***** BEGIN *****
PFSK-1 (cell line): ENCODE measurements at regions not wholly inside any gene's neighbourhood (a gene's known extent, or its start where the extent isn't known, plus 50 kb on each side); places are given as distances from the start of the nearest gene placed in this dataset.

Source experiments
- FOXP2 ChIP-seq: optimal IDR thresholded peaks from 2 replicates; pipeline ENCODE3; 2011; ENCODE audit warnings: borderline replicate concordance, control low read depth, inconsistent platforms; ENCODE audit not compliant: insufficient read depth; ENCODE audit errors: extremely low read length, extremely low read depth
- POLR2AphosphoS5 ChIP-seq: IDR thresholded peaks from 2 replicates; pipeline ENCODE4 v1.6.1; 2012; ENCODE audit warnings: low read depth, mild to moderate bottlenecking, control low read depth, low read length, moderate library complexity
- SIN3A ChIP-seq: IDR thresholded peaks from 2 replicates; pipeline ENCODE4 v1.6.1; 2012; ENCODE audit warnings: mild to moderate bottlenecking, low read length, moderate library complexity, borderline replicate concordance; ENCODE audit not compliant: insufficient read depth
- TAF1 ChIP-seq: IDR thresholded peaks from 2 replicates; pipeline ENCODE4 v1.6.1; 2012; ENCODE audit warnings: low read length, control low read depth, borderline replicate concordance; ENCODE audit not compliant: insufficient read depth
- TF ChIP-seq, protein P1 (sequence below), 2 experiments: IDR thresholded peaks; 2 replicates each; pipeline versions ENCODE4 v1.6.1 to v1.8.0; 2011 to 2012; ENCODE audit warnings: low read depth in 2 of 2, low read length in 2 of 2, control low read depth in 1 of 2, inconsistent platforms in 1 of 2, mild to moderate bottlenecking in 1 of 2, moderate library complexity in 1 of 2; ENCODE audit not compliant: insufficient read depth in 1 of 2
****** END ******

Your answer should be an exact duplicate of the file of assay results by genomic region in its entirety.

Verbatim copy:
PFSK-1 (cell line): ENCODE measurements at regions not wholly inside any gene's neighbourhood (a gene's known extent, or its start where the extent isn't known, plus 50 kb on each side); places are given as distances from the start of the nearest gene placed in this dataset.

Source experiments
- FOXP2 ChIP-seq: optimal IDR thresholded peaks from 2 replicates; pipeline ENCODE3; 2011; ENCODE audit warnings: borderline replicate concordance, control low read depth, inconsistent platforms; ENCODE audit not compliant: insufficient read depth; ENCODE audit errors: extremely low read length, extremely low read depth
- POLR2AphosphoS5 ChIP-seq: IDR thresholded peaks from 2 replicates; pipeline ENCODE4 v1.6.1; 2012; ENCODE audit warnings: low read depth, mild to moderate bottlenecking, control low read depth, low read length, moderate library complexity
- SIN3A ChIP-seq: IDR thresholded peaks from 2 replicates; pipeline ENCODE4 v1.6.1; 2012; ENCODE audit warnings: mild to moderate bottlenecking, low read length, moderate library complexity, borderline replicate concordance; ENCODE audit not compliant: insufficient read depth
- TAF1 ChIP-seq: IDR thresholded peaks from 2 replicates; pipeline ENCODE4 v1.6.1; 2012; ENCODE audit warnings: low read length, control low read depth, borderline replicate concordance; ENCODE audit not compliant: insufficient read depth
- TF ChIP-seq, protein P1 (sequence below), 2 experiments: IDR thresholded peaks; 2 replicates each; pipeline versions ENCODE4 v1.6.1 to v1.8.0; 2011 to 2012; ENCODE audit warnings: low read depth in 2 of 2, low read length in 2 of 2, control low read depth in 1 of 2, inconsistent platforms in 1 of 2, mild to moderate bottlenecking in 1 of 2, moderate library complexity in 1 of 2; ENCODE audit not compliant: insufficient read depth in 1 of 2